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Here's why these 2 Toronto pharmacies are no longer operating vaccination programs


Two Toronto pharmacies are no longer operating vaccination programs. Lawlor and Rylander pharmacies have shut it down due to delivery challenges, causing an inability to keep up with demand.

"We get these massive boxes in the pharmacy," said pharmacist Kyro Maseh. "Then you end up getting something this size. It's a joke. It's basically the government telling us, 'Stop doing this.' That's the message that we're getting."

Maseh says they have been putting in orders for 200 doses but only have 20 delivered, and from the Rylander location, they turn away 50 to 60 people daily.

"In this pharmacy, we're having to triage to see who we're prioritizing," he explained. "Oh, this lady has cancer. She's on chemo. Let's put her first. Which is a sad, sad way. It did not have to be this."

He says the problems started after Shoppers Drug Mart distribution was granted the provincial contract to deliver flu and COVID vaccines to his pharmacies and other Pharmasave locations.

Head of Pharmasave, Billy Cheung told CTV News that its pharmacies have been "experiencing challenges" in receiving both flu and COVID vaccines.

After this year's government bidding process in Ontario, Pharmasave received a change of vaccine distributor.

"Unfortunately, this change has created challenges, and the goal of achieving the optimal number of Ontario residents having received their flu and COVID vaccinations is being compromised," Cheung said in an emailed statement. "We have been, and continue to work with the Ministry of Health and the assigned distributor to address the issues."

To avoid problems, Cheung said the process needs to be changed, and pharmacies need to be able to use their existing distribution partner.

A spokesperson for Loblaw, of which Shoppers Drug Mart is an independent operating division, told CTV News Toronto the operator is only responsible for distributing to about one-quarter of pharmacies in Ontario.

"As a distributor, we have a number of support services in place with pharmacies to ensure a smooth process, including a daily call and a toll-free support line," the emailed statement read. "While no issues have been raised about this through those channels, we are working with the pharmacist directly.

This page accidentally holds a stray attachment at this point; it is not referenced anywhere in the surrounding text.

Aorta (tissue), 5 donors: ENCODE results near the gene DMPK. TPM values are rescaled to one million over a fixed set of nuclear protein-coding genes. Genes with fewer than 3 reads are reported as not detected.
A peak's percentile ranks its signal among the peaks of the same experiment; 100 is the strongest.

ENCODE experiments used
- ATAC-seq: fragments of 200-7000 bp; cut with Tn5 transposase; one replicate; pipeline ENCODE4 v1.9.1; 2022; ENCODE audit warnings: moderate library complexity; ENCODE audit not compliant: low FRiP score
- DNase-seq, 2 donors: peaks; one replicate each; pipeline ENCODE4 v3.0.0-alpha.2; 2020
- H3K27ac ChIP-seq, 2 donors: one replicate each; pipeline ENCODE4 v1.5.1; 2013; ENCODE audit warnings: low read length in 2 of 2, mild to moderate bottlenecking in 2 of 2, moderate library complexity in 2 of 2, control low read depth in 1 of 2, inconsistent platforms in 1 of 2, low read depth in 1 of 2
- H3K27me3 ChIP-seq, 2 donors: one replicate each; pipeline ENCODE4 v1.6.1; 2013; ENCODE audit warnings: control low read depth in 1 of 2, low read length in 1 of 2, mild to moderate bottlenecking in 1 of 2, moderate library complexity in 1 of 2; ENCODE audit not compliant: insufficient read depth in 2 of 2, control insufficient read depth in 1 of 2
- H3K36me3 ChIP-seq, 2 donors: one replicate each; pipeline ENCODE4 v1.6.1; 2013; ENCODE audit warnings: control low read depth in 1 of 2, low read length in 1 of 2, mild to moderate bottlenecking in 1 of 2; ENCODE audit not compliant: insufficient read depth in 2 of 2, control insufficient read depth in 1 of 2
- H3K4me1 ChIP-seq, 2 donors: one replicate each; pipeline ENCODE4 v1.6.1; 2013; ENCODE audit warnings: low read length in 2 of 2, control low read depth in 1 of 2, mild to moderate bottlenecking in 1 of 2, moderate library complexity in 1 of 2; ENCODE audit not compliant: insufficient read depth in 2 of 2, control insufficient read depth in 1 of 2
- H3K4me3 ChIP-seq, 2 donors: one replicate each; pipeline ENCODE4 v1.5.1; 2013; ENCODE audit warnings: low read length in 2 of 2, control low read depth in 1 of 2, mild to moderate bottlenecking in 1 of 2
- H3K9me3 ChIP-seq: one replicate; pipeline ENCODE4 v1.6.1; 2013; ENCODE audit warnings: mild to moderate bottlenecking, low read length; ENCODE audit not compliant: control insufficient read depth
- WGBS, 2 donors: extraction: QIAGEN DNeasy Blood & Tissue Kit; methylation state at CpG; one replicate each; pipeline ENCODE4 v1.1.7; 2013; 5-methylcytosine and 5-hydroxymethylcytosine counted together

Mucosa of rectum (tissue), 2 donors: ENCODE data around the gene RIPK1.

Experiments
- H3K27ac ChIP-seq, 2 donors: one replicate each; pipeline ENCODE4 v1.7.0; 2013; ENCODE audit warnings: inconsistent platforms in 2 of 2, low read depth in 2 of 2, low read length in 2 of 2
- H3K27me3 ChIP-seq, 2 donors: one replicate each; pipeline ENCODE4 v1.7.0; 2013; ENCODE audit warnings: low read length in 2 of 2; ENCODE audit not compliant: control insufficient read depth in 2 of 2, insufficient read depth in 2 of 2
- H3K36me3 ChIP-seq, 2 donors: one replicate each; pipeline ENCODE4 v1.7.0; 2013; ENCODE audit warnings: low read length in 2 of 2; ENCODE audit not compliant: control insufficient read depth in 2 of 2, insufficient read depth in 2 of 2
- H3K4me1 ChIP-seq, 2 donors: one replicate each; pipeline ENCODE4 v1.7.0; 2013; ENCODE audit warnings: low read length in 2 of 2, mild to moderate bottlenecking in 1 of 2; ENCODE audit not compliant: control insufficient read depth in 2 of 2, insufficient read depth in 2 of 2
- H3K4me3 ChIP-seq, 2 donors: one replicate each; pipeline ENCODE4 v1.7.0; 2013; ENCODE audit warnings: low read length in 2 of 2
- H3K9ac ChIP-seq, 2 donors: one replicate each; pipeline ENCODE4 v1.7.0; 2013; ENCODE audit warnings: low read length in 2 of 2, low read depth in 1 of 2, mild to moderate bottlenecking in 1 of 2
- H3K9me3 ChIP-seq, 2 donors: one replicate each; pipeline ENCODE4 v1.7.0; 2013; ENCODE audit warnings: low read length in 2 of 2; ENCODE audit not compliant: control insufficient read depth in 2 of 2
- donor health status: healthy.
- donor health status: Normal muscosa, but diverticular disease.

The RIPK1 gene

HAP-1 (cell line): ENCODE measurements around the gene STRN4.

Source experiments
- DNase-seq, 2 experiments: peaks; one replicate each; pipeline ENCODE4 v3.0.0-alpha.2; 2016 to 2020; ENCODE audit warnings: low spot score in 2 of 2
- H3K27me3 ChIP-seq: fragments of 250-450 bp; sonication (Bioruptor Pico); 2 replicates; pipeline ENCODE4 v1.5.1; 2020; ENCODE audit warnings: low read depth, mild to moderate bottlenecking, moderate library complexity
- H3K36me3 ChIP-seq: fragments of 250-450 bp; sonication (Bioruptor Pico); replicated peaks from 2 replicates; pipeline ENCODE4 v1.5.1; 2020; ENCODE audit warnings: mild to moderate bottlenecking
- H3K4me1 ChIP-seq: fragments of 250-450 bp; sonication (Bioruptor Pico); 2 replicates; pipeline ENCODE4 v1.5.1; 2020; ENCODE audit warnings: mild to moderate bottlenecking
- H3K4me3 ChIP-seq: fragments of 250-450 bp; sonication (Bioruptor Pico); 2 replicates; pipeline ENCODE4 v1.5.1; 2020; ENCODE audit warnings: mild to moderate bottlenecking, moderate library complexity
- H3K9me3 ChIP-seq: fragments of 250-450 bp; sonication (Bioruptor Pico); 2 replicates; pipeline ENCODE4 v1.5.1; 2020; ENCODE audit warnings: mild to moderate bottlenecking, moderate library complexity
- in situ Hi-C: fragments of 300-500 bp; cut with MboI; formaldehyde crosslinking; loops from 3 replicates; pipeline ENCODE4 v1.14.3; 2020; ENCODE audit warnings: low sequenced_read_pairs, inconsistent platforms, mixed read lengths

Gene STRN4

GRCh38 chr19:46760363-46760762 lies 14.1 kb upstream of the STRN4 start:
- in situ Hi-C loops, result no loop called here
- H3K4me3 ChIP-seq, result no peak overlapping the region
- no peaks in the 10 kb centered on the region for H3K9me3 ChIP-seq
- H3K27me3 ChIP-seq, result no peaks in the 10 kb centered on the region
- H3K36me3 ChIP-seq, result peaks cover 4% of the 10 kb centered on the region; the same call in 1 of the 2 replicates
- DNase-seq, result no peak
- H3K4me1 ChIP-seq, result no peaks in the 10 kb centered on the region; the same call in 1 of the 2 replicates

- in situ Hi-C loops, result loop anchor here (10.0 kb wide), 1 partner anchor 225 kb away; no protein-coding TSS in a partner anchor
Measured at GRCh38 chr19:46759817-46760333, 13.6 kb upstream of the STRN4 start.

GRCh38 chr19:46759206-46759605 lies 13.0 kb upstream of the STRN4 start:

Shoppers Drug Mart was awarded the contract through "a competitive procurement process," according to the Ministry of Health.

"As recently as yesterday, the Ministry of Health met with Shoppers Drug Mart and Pharmasave," said Hannah Jensen, Press Secretary, "and continue to have regular touchpoints over the course of the vaccine rollout to manage any issues that may arise, including requests for additional vaccine supply allocation."

Jen Belcher with the Ontario Pharmacist Association told CTV News often during the early days of the annual vaccine program, there's a high demand for flu and COVID vaccines, making orders challenging.

"This year, we have heard more of those sorts of concerns and challenges around wanting to ensure that the level on hand of each vaccine is appropriate for all demographics," said Belcher. "We don't want the Ontario public to have a concern that their pharmacies aren't or won't be a destination for vaccine in the future."

The province celebrated its vaccine rollout, where pharmacies could give both the flu and COVID shots in one appointment, but just over a week later, Maseh said it's not working.

"We want people to know we tried our best, but there are forces working against us, unfortunately," Maseh said.

He said if the province wants them to continue vaccinating, they have to work with him and change the distribution model back to what it was last year. Top Stories

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